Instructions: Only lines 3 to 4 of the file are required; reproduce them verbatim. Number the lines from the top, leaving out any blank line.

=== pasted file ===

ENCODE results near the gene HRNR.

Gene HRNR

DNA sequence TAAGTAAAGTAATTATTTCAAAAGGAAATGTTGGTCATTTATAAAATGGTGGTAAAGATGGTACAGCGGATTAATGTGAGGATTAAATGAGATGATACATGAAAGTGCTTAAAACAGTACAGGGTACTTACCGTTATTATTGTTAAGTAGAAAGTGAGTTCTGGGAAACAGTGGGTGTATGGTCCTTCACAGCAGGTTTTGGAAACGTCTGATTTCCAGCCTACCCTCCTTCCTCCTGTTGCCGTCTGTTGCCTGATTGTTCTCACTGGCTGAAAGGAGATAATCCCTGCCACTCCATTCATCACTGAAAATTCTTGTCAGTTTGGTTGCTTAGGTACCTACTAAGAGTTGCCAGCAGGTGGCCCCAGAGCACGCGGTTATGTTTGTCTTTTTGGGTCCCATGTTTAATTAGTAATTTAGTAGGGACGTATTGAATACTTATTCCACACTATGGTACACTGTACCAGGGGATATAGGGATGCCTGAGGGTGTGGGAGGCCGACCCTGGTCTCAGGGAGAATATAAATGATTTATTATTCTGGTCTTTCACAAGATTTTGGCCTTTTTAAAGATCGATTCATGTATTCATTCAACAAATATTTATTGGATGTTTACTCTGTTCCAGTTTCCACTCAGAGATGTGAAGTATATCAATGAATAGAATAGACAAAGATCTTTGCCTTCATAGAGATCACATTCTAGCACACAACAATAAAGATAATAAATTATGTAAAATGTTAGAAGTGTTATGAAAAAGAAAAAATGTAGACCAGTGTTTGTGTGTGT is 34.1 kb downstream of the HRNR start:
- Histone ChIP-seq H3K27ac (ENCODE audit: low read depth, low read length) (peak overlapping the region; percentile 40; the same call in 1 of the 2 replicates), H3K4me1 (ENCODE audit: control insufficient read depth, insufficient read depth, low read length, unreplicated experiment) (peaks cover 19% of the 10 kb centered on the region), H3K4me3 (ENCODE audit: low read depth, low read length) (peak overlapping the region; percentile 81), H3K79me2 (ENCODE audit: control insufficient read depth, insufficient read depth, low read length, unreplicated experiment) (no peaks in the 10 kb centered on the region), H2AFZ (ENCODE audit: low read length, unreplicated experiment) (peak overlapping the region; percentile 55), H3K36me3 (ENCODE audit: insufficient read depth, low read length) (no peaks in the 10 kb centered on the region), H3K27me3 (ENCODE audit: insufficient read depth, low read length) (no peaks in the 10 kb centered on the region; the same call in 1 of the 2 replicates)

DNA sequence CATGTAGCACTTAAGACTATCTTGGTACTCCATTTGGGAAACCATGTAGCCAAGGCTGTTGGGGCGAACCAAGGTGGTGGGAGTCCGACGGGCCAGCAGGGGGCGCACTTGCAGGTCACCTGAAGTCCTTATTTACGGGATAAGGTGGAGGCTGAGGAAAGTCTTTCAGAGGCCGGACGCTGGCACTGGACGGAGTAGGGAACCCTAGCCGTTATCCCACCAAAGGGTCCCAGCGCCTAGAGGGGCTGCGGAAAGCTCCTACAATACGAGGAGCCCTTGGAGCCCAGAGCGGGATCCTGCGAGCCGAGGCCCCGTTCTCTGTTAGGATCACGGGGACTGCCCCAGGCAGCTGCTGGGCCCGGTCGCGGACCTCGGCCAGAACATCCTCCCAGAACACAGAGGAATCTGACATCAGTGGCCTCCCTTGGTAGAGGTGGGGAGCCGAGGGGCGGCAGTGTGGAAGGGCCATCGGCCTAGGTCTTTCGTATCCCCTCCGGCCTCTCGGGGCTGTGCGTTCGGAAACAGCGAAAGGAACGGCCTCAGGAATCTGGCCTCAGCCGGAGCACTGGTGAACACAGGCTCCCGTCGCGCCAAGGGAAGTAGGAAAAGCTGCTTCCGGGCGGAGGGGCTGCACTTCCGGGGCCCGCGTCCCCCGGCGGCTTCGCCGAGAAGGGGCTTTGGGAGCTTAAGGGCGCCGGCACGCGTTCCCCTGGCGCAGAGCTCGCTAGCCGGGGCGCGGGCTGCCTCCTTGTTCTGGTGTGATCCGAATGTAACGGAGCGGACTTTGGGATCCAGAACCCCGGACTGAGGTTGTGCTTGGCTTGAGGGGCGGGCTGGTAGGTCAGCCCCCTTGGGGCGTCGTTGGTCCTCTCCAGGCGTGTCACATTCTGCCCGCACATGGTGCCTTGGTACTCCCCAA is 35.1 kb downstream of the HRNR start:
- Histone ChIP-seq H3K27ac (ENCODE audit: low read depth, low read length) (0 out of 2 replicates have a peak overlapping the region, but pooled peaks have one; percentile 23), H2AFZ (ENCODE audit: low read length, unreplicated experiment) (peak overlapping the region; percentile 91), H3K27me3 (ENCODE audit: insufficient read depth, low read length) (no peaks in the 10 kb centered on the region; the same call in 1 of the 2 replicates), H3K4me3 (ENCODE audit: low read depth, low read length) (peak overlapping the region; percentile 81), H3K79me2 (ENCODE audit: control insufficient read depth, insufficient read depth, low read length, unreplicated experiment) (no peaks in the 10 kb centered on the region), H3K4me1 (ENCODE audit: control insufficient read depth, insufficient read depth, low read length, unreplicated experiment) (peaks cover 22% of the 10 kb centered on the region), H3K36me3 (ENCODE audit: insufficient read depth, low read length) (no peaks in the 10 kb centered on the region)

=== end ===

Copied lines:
DNA sequence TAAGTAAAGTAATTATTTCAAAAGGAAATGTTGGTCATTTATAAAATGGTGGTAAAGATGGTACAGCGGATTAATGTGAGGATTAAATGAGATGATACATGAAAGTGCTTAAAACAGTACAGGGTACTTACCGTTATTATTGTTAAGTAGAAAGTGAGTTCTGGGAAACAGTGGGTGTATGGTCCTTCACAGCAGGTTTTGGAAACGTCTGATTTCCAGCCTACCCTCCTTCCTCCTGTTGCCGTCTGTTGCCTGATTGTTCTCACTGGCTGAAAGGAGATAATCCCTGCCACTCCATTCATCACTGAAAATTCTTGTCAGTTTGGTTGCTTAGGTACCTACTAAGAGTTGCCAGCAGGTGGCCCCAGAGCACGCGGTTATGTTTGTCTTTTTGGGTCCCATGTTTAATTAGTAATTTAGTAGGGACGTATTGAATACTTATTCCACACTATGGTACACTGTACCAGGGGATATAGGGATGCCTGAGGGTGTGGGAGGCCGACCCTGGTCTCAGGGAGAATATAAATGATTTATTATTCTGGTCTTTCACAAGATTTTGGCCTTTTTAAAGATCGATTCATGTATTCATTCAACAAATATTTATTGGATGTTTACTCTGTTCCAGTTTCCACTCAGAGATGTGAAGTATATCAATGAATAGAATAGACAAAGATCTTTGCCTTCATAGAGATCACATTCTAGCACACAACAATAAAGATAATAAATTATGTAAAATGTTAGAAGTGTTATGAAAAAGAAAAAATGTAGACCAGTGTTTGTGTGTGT is 34.1 kb downstream of the HRNR start:
- Histone ChIP-seq H3K27ac (ENCODE audit: low read depth, low read length) (peak overlapping the region; percentile 40; the same call in 1 of the 2 replicates), H3K4me1 (ENCODE audit: control insufficient read depth, insufficient read depth, low read length, unreplicated experiment) (peaks cover 19% of the 10 kb centered on the region), H3K4me3 (ENCODE audit: low read depth, low read length) (peak overlapping the region; percentile 81), H3K79me2 (ENCODE audit: control insufficient read depth, insufficient read depth, low read length, unreplicated experiment) (no peaks in the 10 kb centered on the region), H2AFZ (ENCODE audit: low read length, unreplicated experiment) (peak overlapping the region; percentile 55), H3K36me3 (ENCODE audit: insufficient read depth, low read length) (no peaks in the 10 kb centered on the region), H3K27me3 (ENCODE audit: insufficient read depth, low read length) (no peaks in the 10 kb centered on the region; the same call in 1 of the 2 replicates)